There’s no line to cross with attachment to stuff, no mountain you must overcome. It’s a lifestyle you can back out of anytime, a mindset that in no way restricts your ability to choose. Wade through the shallows before diving in the deep end.

5. Understand the psychology of influence.

Marketing and sales are apart of this world and it’d be silly to chastise those sectors because in reality we’re all marketers and salespeople – all livelihoods are fuelled by being heard and mutual exchanges. But that doesn’t mean you need to fall into the trap of cheap psychological tricks.

Start by reading about how marketing weasels will try to manipulate you and for more depth pick up a copy of Robert Cialdini’s classic, Influence: The Psychology of Persuasion.
Other books on the topic that I’m yet to read, but you may want to check out include:
Blink: The Power of Thinking Without Thinking, Malcolm Gladwell
Predictably Irrational: The Hidden Forces That Shape Our Decisions, Dan Ariely
Buyology: Truth and Lies About Why We Buy, Martin Lindstrom

6. Grow into it.

Start with small victories. Be mindful of all your purchases and desires and regularly ask yourself “Does this fit into my vision?” You will stumble, it’s the nature of the beast. The world wants you to want more, and the world is a mighty challenger.

Be persistent with your quest for less and surround yourself with positive influences – classical works of literature like the Tao Teh Ching and Walden; Or, Life in the Woods, plus like-minded individuals who want to cut themselves free from the leash of things.

7. Lose yourself.

Purchasing is a process we lose ourselves in. First something catches our eye, then there’s the inner conflict (should we buy it?). If we convince ourselves that we should part with our money, there’s that little buzz you get of claiming ownership. You take the product home. And then you use it.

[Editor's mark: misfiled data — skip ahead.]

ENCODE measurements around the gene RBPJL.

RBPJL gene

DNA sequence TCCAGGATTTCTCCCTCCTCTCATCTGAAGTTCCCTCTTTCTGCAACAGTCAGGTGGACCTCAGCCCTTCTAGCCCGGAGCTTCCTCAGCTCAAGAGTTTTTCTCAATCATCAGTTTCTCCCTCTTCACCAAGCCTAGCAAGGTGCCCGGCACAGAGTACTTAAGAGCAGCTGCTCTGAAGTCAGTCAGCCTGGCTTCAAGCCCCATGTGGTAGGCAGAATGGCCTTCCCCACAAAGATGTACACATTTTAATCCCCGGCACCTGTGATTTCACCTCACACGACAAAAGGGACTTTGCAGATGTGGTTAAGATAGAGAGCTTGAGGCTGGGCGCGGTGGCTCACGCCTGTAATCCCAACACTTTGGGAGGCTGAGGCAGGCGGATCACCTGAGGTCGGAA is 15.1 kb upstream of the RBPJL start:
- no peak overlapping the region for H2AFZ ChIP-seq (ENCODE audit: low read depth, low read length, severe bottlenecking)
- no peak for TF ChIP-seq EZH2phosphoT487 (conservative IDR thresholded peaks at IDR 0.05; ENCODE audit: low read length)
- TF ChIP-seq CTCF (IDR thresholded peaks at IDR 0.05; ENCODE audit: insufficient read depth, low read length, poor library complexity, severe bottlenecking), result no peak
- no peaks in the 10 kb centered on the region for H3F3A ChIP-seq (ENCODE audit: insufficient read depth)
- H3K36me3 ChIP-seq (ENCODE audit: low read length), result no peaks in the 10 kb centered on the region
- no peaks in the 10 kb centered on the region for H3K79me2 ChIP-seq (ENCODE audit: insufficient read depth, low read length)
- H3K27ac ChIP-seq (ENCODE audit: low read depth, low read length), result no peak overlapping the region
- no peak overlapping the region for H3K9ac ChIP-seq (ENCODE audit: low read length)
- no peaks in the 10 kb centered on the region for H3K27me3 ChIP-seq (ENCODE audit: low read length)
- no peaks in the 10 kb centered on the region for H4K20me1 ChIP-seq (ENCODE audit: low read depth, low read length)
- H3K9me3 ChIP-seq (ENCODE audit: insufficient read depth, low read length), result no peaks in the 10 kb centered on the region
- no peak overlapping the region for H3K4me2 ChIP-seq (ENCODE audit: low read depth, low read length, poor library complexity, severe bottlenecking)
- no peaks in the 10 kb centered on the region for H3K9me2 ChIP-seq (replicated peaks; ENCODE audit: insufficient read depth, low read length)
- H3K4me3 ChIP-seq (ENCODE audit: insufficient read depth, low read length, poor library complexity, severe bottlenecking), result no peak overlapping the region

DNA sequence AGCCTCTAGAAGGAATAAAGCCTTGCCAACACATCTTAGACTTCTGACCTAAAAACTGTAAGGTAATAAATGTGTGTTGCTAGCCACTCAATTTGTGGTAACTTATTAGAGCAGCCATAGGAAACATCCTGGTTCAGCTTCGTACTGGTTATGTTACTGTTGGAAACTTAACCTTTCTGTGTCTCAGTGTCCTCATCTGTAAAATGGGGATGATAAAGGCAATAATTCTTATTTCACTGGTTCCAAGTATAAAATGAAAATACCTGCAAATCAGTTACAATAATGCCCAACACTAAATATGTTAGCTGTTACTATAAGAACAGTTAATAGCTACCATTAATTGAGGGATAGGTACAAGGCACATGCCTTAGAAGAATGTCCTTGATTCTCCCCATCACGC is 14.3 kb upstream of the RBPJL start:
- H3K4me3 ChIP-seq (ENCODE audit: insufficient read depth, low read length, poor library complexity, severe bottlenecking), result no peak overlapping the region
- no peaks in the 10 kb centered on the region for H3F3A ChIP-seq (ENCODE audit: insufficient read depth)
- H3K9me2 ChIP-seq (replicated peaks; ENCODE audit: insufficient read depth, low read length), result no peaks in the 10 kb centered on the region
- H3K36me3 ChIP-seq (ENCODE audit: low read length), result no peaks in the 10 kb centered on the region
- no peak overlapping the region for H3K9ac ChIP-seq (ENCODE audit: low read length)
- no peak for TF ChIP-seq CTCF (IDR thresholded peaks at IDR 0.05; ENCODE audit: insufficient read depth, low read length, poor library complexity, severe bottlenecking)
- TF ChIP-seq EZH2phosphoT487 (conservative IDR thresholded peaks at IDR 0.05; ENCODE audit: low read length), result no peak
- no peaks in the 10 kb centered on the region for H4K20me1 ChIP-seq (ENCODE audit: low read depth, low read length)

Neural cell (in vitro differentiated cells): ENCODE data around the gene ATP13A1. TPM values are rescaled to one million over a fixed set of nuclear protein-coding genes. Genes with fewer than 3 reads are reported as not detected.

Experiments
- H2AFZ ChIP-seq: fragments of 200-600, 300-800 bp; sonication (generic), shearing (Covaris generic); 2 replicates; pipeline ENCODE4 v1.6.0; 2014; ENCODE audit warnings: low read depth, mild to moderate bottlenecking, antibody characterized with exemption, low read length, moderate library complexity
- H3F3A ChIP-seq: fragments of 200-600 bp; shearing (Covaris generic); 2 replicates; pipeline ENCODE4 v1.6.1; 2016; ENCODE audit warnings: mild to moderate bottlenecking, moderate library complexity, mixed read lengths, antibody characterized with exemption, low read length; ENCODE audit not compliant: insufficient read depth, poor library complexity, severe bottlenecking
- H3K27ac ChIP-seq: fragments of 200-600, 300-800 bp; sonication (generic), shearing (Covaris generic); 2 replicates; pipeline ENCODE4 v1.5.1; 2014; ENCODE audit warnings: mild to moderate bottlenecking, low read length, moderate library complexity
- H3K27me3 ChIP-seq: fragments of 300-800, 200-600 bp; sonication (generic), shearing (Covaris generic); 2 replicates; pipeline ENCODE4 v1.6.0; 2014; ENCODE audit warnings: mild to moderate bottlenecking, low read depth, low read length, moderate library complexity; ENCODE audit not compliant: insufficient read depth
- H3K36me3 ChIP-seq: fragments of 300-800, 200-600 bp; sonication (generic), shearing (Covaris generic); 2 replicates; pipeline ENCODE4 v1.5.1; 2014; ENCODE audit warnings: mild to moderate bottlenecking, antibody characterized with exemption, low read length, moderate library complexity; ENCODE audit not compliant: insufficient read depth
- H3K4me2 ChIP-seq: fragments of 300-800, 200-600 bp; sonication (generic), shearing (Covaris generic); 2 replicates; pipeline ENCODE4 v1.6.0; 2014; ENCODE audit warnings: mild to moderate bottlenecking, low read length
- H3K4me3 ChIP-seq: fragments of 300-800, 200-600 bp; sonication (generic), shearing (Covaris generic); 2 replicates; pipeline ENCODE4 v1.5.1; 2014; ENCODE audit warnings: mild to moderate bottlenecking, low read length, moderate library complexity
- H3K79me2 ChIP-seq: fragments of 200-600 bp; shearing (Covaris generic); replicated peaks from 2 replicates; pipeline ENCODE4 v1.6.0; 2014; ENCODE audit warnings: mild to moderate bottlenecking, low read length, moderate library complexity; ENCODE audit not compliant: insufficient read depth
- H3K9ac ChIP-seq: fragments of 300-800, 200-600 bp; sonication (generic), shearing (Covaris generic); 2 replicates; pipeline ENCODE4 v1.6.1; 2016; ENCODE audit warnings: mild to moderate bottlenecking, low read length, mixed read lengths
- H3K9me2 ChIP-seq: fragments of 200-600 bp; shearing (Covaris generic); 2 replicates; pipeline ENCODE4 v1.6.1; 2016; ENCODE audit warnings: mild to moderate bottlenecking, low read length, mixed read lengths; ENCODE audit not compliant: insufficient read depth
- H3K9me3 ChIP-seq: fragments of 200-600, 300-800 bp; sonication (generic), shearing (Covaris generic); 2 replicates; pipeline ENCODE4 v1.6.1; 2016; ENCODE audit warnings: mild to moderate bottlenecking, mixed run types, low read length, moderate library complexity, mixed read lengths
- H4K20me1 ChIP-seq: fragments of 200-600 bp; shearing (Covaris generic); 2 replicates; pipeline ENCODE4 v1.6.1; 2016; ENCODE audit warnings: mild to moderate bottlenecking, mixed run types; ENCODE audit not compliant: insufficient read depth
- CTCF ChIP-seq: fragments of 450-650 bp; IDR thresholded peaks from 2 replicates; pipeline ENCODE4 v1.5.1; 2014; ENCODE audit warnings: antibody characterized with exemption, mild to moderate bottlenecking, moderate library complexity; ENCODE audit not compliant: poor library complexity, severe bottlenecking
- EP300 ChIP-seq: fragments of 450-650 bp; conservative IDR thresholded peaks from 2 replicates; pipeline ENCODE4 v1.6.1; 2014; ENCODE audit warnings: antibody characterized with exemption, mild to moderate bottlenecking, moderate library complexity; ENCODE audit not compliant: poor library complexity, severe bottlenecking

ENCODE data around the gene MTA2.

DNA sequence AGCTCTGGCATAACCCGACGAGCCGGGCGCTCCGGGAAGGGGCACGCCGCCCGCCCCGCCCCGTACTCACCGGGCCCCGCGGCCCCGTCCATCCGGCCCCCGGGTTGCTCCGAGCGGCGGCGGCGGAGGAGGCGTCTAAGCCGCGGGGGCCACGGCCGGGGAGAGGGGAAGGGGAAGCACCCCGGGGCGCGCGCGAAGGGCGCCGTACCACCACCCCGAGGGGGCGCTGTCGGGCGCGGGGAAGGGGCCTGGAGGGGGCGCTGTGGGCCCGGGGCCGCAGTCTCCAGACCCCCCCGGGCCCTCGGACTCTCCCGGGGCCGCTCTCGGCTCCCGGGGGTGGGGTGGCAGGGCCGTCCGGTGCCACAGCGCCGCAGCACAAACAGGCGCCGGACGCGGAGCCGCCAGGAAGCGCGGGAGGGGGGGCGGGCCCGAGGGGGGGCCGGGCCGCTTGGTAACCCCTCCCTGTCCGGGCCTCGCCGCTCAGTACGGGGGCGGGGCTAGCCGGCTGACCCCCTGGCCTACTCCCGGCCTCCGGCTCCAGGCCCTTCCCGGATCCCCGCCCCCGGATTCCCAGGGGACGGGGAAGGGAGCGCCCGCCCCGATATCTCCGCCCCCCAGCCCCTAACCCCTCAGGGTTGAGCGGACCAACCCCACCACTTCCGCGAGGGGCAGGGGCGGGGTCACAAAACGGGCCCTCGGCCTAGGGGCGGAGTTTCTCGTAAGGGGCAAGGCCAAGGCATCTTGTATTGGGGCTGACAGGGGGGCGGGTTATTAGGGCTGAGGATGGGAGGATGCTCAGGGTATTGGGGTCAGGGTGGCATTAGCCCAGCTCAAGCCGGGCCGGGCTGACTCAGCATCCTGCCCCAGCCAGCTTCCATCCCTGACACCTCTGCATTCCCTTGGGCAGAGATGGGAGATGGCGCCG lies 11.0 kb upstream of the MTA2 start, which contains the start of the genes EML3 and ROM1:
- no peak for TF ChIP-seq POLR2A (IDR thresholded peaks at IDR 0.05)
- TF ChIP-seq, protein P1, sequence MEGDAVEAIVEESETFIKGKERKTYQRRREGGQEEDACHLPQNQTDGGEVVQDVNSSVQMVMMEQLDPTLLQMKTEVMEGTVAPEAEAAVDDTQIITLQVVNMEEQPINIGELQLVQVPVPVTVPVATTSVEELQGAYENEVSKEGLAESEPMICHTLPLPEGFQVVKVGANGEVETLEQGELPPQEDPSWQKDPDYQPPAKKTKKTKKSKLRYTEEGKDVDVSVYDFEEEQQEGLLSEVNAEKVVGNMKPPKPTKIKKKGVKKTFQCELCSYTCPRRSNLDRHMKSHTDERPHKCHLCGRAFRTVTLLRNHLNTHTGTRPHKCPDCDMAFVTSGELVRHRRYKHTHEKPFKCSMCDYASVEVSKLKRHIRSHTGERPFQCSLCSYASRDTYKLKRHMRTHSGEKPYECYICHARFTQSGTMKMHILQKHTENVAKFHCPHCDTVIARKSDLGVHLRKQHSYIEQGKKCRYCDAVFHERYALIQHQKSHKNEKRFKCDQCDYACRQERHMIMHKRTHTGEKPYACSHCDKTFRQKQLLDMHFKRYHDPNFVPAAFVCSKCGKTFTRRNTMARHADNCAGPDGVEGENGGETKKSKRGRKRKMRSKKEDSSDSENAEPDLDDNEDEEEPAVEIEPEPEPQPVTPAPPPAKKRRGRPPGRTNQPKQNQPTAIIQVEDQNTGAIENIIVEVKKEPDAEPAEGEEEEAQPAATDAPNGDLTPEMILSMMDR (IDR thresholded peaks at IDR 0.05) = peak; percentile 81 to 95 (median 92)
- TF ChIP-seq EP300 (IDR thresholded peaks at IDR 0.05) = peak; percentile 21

It’s an exciting sequence of events – full of uncertainty and possibility – that we get swept up in. But the problem is, it mostly ends with buyer’s remorse, a dented bank account and all the other costs of owning stuff.

What you need to do is learn to get lost in activities rather than acquisition. Instead of being strung along by the latest gizmo, learn to transplant that process into an outlet such as writing, music or drawing. Focus on doing interesting things rather than buying interesting things.

8. Crunch the numbers.

It’s likely that you have a passion that has expenses (like travel or reading) or, at the very least, you would like to put away some money for a rainy day. One simple trick I use to avoid acquiring things is compare the cost of the particular thing in question, to the expenses of my passion.

For example, backpacking through Thailand is something I dream of doing. Now, say it costs $25 per day to live in Phuket. If I were to see an Xbox game selling for $50 I’d ask myself “Is that game worth sacrificing two days in a foreign culture?” Most of the time the answer will be a resounding “No” and it’s in those instances where you’ll be dodging a purposeless impulse buy.
If the answer comes back “Yes,” nothing is wrong with that. Wanting little isn’t about depriving yourself of what’s important to you, but eliminating all the clutter that makes its way into our lives. But make sure you’re being honest with yourself.